Who's learning Spanish these days? For starters, residents of the United States, a bunch not known for conquering monoligualism, are studying Spanish in record numbers. Spanish, too, is becoming of greater importance in Europe, where it often is the foreign language of choice after English. And it's no wonder that Spanish is a popular second or third language: with some 400 million speakers, it's the fourth most commonly spoken language in the world (after English, Chinese and Hindustani), and according to some counts it has more native speakers than English does.It is an official language on four continents and is of historical importance elsewhere. The numbers alone make Spanish a good choice for those wanting to learn another tongue.
Spanish is one of the easiest foreign languages to learn. Much of its vocabulary is similar to English's, and written Spanish is almost completely phonetic: Look at almost any Spanish word and you can tell how it is pronounced.And while mastering the grammar of Spanish can be a challenge, basic grammar is straightforward enough that you can have meaningful communication after only a few lessons.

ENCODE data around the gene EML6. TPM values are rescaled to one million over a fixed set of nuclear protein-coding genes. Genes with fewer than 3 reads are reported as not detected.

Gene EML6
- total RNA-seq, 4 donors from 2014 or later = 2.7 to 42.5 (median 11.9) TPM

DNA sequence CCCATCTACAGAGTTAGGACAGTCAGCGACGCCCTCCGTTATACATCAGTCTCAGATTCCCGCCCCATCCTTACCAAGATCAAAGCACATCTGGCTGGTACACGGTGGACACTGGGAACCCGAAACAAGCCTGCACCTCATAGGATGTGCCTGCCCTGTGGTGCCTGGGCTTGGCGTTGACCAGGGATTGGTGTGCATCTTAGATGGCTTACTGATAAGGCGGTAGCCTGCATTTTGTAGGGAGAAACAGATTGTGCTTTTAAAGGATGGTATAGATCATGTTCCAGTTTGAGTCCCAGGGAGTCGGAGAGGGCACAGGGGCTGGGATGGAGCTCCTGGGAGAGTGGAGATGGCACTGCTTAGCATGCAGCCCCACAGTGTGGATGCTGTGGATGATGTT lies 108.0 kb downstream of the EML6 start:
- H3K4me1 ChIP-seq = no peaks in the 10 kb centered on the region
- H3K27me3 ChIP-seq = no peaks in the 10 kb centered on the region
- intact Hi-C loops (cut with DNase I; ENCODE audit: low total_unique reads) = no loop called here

If you're in the United States and work in one of the helping professions including medicine and education, you'll find your opportunities expand by knowing Spanish. And wherever you live, if you're in any occupation that involves international trade, communications or tourism, you'll similarly find opportunities to use your new language skills.
Whether you enjoy talking, reading, or mastering challenges, you'll find all of them in learning Spanish. For many people, there's something inherently enjoyable about successfully speaking in another tongue. Perhaps that's one reason children sometimes speak in Pig Latin or devise secret codes of their own. Although learning a language can be work, the efforts pay off quickly when you finally get to use your skills.For many people, Spanish offers the most rewards with the least effort of any foreign language. It's never too late to begin learning